Rome and the Romantics, ca. 1770-1870
Rome and the Romantics, ca. 1770-1870
Date: 6-20 April 2020
Deadline for applications: 15 February 2020
The Eternal City has been an endless source of inspiration to the imagination of artists, writers and travellers through the ages. This seminar sets out to investigate whether this was particularly the case during the era defined as the ‘long Romantic period’ (ca. 1770-1870). As the term Romanticism itself seems to invoke Rome, it is worthwhile to look for the particularities of the Romantic experiences, imaginings and renderings of Rome. These reflections not only relate to ‘contemporary’ Rome in the late eighteenth and nineteenth centuries, nor are they limited to the ‘Roman presences’ in the city as a physical place, effectively visited by travellers to Italy. As the ‘City of the Soul’ – as Byron put it – Rome, past and present, was also a romantic idea onto which artists and writers projected individual imaginations and longings, and shared cultural ideals or political anxieties pertaining to their contexts of origin. This course aims to illuminate the encounter between Rome and the romantic imagination, in its individual and collective manifestations. We will get acquainted with both foreign and Italian romantics in their Roman homes and on the sites they frequented or drew their inspiration from. At the same time, we will see how they saw and shaped an age of revolution and nationalism that foreshadowed Rome’s transformation from a papal enclave to capital of a unified Italy, and how they witnessed the gradual passage from the Grand Tour to mass tourism.
Prof. dr. Joep Leerssen (UvA)
Dr. Asker Pelgrom (KNIR)
Target group and admission
The course is open to a maximum of 12 selected (PhD-) students in (art)history, general and comparative literature, heritage studies, cultural studies or related disciplines at MA, RMA or PhD level from KNIR partner universities (Universiteit van Amsterdam, Vrije Universiteit, Universiteit Leiden, Universiteit Utrecht, Radboud Universiteit, Rijksuniversiteit Groningen).
Course format and assignments
The course is organized by and hosted at the Royal Netherlands Institute in Rome (KNIR). It consists of an two-week intensive seminar period in Rome, with lectures, on-site visits and discussions. During the seminar, each participant delivers an oral presentation in situ on a topic of her/his choice. Before and after the seminar participating students work independently on two written assignments:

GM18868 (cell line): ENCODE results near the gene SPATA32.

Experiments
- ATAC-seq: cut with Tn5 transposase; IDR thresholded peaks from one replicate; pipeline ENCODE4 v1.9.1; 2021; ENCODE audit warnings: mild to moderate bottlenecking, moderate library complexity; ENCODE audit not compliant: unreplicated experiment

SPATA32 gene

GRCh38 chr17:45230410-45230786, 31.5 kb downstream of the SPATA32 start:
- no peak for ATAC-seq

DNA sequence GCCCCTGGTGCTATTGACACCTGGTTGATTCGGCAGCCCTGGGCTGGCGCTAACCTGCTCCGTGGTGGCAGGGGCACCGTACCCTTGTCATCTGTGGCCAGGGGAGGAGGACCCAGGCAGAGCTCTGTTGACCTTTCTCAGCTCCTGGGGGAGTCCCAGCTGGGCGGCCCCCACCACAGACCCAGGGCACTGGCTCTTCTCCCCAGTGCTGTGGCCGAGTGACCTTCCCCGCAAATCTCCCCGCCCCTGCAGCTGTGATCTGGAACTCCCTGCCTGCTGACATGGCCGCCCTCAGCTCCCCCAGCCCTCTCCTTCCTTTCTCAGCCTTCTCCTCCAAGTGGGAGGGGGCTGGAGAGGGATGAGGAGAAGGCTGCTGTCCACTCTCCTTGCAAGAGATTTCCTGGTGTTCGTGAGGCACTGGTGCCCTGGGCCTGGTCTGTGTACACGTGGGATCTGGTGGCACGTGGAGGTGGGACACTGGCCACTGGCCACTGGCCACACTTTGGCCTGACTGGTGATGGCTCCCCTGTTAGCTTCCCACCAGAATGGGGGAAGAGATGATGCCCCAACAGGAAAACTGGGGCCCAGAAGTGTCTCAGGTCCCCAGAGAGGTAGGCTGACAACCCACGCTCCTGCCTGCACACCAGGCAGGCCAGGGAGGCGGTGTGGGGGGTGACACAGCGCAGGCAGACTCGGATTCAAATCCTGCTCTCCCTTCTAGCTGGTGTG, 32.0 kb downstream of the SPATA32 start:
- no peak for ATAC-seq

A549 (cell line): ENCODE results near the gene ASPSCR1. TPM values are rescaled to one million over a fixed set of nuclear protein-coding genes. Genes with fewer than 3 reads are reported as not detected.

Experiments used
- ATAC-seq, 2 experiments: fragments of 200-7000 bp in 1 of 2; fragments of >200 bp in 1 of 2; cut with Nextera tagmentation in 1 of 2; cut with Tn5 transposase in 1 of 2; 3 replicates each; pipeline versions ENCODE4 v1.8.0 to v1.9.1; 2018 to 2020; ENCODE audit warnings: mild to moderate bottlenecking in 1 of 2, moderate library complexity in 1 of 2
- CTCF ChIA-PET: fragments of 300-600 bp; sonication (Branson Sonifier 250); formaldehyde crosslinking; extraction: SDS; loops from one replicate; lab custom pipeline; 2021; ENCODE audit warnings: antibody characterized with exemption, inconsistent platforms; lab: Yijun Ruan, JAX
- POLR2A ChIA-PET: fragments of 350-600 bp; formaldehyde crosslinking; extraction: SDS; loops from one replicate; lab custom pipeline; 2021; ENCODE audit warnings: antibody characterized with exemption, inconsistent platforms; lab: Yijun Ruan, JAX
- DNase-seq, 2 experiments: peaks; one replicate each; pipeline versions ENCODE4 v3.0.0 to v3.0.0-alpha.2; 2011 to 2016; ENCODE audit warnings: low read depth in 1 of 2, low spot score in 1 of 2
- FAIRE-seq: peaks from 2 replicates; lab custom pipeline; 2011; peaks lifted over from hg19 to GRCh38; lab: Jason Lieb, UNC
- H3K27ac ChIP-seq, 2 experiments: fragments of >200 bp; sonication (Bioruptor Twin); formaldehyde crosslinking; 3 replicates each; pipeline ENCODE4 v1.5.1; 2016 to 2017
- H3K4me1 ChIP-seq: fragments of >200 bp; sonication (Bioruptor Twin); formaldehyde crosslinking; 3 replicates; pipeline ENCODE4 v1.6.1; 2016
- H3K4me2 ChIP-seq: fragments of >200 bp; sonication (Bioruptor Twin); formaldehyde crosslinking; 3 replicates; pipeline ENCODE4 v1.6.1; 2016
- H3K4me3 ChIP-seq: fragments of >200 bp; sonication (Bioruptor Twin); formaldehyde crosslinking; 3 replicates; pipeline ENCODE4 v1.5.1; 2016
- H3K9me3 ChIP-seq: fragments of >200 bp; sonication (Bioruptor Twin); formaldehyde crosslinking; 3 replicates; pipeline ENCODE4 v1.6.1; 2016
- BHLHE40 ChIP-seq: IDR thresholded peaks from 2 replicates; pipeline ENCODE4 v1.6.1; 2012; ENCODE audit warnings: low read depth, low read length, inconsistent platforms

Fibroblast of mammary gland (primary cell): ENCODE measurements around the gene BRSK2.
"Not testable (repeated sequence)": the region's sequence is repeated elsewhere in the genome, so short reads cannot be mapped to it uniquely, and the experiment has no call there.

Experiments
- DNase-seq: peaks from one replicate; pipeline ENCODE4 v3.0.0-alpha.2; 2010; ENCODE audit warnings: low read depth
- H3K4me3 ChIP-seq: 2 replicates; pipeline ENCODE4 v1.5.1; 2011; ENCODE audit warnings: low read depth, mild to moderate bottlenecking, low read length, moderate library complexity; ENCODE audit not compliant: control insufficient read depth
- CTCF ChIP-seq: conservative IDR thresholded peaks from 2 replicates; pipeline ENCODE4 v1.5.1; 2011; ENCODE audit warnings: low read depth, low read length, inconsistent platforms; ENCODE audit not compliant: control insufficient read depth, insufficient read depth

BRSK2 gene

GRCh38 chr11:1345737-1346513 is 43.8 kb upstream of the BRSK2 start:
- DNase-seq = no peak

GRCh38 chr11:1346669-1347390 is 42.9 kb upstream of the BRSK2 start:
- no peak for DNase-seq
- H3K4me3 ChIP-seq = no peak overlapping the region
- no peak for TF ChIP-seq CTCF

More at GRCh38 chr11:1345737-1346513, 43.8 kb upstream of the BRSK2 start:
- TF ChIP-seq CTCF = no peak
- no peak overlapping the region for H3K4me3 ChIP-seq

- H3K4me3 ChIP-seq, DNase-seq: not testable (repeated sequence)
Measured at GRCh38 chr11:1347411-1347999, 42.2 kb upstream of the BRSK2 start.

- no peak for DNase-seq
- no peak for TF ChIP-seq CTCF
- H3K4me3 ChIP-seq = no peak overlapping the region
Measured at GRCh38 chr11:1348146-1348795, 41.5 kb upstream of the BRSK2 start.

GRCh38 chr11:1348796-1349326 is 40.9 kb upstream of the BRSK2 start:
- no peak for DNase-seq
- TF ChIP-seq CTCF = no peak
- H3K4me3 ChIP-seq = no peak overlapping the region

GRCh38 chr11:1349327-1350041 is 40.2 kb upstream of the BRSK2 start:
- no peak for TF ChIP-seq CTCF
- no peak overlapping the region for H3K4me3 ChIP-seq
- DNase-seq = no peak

– an written preparatory assignment (1.500 words), deadline 29 March 2020, 18.00h
– a concluding essay (5.000 words), deadline 3 May 2020, 18.00h
Credits and assessment
The study load is the equivalent of 6 ECTS (168 hours). Each student should arrange with his/her home coordinator whether the course can be a part of the existing curriculum. After successful completion of the course the KNIR provides a certificate mentioning study load and evaluation.
The study load is based on:
a) Before the seminar in Rome, independent study of course material and preparatory assignment of 1.500 words: 1 ECTS (28 hours)
b) Intensive seminar in Rome (14 days): active participation, oral presentation and essay proposal: 4 ECTS (112 hours)
c) After the seminar: essay of 5.000 words: 1 ECTS (28 hours)
Assessment takes place on the basis of preparatory assignment, based on the study of course material (20%), active participation and on-site presentation (30%), and the concluding essay (50%).
Tuition and lodging at the KNIR is free for selected participants from the above mentioned Dutch universities. Personal expenses, including meals, are not included. Students receive a €100 reimbursement of their expenses for travelling to Rome after submission of their final essay.
Facilities in Rome
All participants will be housed at the Royal Netherlands Institute in Rome’s Villa Borghese Park. From there, it is only a short walk to the historical center of Rome. The KNIR accommodation consists of shared bedrooms and bathrooms, and includes a living and dining space, a large kitchen, washing machine and wireless internet. All residents have 24/7 access to the library and gardens of the Royal Netherlands Institute.
15 February 2020 via the link below, submitting a motivation letter, a recent C.V. and an updated overview of study results.